Hair Of Deceased Person, Read By Psychic

For those with a hair fetish, this one’s for you.

This lock of hair, which is housed in the National Arts Library for those of you who would like to come and see the real thing for yourself, was one of the objects that Avril tried to ‘read’. She was not shown the handwritten note until after the reading.

Hair with accompanying handwritten note.

Close-up of hair.

Avril was allowed to touch the hair with her fingers, ungloved.

Here is what she had to say:

- this is a man’s hair.

- he was much loved and revered by his family.

- a handsome man.

- had diverse talents.

- horses – kept a stable?

- I see him wearing a dressing gown, and he is fond of sitting at the desk, facing out to the garden.

- his past time was writing.

- Doctor?

- very intelligent.

- he suffered poor health throughout his life.

- there was an incident in this person’s life where he could have lost his life.

- age – late 40′s early 50′s…..

- I’m getting the name ‘Jock’.

- suffered dementia, or cloudy thinking.

- there was poor health, in his family or him.

- there seemed to be a lot of sport around this person.

- I sense two personalities:  a tense, straight and irascible person, but also extrememly jolly as well.

- engineer?

- bridges

- astronomy

- I’m sensing the period 1900-1905

- there is a link to somebody who discovered something, something to do with medicine.

- his wife thought the world of him.

- 2 children.

Unfortunately we don’t know very much about Thomas Hutton, to whom the hair belonged. What we do know I’ve tried to condense below:

On the handwritten note: “A lock of my father’s hair cut off by William soon after he died, on June 10th. 1896″

This was the only picture I could find of Thomas Hutton, on the internet.

Thomas Hutton (1821 – 1896) was a Captain in the 4th Light Dragoons.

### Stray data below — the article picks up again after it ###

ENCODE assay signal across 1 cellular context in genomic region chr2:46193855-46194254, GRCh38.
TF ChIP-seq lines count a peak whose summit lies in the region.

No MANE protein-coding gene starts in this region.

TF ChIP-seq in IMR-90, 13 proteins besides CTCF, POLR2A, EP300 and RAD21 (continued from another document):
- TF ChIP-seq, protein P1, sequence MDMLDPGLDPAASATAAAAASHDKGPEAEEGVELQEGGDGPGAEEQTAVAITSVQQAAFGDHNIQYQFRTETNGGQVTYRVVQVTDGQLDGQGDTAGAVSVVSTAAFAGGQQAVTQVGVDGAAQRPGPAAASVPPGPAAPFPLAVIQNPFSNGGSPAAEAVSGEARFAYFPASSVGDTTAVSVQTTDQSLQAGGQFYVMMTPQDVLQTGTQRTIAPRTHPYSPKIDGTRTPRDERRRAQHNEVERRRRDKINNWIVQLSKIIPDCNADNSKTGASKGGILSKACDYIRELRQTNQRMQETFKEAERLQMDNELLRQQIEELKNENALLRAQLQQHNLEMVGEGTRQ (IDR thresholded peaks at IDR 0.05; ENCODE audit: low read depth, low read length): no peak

With regards to Avril’s mention of horses, his poor health, and the fact that there was an incident where he could have lost his life, here are some facts:

“The regimental history states that during the Charge (of the Light Brigade), Hutton was shot through the right thigh as he rode up the valley and reported the wound to Captain Low, his squadron leader. ‘If you can sit on your horse’ replied Low, ‘you had better come with us, there’s no use going back now, you’ll only be killed’. Accordingly, Hutton rode on and fought through the guns returning with the regiment. As they rode back up the valley Hutton was shot through his other thigh but remained on his horse. Colonel Paget overtook him, saw that he was hurt and faint and passed him his rum flask. Hutton thanked him and said ‘I have been wounded Colonel, would you have any objection to me going to the Doctor when I get in?’. His horse had eleven wounds and had to be destroyed.”

Excerpt taken from Forgotten Heroes – The Charge of the Light Brigade by Roy Dutton.

Being an army Captain, Hutton would’ve had much to do with horses. It could also go some way towards explaining the two personalities that Avril sensed. One was the military man, who had to obey orders and also give orders, hence the ‘tense, straight and irasible character’, and the other was the real man, the ‘extremely jolly’ fellow.

Regarding Avril’s other statements -

- there seemed to be a lot of sport around this person.

Here is what I’ve been able to find. Thomas Hutton was the older brother of Alfred Hutton (1839 – 1910). Alfred made significant contributions to the world of fencing and swordsmanship. He published a number of books on the subject, was first president of the Amateur Fencing Association, promoted the beginning of national championships for men, and later for women, and in 1909, became fencing delegate to the British Olympic Council among other achievements.

- there is a link to somebody who discovered something, something to do with medicine.

The link is, once again, his younger brother Alfred Hutton, who was one of the founders in 1874 of the Central London Throat and Ear Hospital, and for thirty years he was it’s first chairman.

As for children, I have so far only been able to find mention that Thomas Hutton had one daughter, named Violet. I don’t know who William might be (the name mentioned on the note accompanying the lock of hair and the person who cut the hair).

Thomas Hutton died aged 75.

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